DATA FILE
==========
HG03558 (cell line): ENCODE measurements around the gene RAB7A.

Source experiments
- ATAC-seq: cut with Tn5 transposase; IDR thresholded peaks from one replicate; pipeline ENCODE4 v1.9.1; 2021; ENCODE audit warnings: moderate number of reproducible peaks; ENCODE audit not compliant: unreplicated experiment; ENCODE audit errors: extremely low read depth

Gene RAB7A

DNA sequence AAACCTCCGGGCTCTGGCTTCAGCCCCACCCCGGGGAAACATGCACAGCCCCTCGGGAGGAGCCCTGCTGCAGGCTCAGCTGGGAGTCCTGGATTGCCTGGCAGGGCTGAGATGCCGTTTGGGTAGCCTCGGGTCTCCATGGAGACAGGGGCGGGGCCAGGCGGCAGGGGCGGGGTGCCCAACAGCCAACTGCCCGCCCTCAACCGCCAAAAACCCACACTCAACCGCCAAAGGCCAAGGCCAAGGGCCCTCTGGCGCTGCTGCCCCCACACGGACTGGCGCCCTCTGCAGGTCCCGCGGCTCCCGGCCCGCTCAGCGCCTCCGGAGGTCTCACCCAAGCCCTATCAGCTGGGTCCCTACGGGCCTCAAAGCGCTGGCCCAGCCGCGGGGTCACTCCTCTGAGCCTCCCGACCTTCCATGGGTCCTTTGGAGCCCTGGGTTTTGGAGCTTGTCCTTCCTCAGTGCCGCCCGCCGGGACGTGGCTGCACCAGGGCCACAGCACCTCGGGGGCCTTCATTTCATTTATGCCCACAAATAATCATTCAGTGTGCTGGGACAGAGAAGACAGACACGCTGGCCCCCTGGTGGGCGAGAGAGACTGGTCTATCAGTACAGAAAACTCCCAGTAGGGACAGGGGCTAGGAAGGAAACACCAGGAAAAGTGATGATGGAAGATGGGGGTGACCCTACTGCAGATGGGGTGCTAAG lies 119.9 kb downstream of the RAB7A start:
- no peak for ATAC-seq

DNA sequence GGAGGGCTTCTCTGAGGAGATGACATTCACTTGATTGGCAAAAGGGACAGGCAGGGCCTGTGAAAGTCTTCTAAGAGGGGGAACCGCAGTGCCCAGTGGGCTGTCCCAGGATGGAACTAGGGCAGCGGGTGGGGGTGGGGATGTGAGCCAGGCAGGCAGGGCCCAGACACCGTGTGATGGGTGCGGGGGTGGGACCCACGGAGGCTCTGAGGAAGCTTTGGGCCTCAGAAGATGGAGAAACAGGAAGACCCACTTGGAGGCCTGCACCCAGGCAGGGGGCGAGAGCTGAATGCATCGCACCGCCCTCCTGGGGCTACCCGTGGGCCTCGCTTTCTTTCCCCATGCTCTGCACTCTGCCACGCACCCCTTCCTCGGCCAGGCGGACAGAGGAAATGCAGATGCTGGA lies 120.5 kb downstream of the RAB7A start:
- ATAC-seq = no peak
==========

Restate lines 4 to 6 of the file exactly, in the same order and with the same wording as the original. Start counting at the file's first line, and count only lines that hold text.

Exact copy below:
Gene RAB7A

DNA sequence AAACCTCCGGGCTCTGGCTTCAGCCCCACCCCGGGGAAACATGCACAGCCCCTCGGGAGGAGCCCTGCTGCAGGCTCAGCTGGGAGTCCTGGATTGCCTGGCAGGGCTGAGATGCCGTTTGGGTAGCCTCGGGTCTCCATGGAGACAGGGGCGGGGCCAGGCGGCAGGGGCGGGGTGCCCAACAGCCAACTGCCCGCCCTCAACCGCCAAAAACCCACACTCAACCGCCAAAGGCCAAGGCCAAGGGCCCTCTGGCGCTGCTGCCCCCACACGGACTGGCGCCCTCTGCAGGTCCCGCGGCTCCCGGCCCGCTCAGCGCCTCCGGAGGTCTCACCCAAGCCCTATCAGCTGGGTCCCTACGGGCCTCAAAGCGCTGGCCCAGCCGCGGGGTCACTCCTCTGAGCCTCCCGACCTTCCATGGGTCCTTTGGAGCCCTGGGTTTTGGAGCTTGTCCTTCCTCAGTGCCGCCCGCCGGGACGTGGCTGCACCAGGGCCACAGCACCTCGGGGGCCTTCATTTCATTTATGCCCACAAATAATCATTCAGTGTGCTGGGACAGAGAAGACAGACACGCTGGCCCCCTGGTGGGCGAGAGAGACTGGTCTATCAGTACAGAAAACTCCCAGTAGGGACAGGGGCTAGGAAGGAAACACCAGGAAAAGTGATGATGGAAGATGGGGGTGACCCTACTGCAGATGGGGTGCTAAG lies 119.9 kb downstream of the RAB7A start:
- no peak for ATAC-seq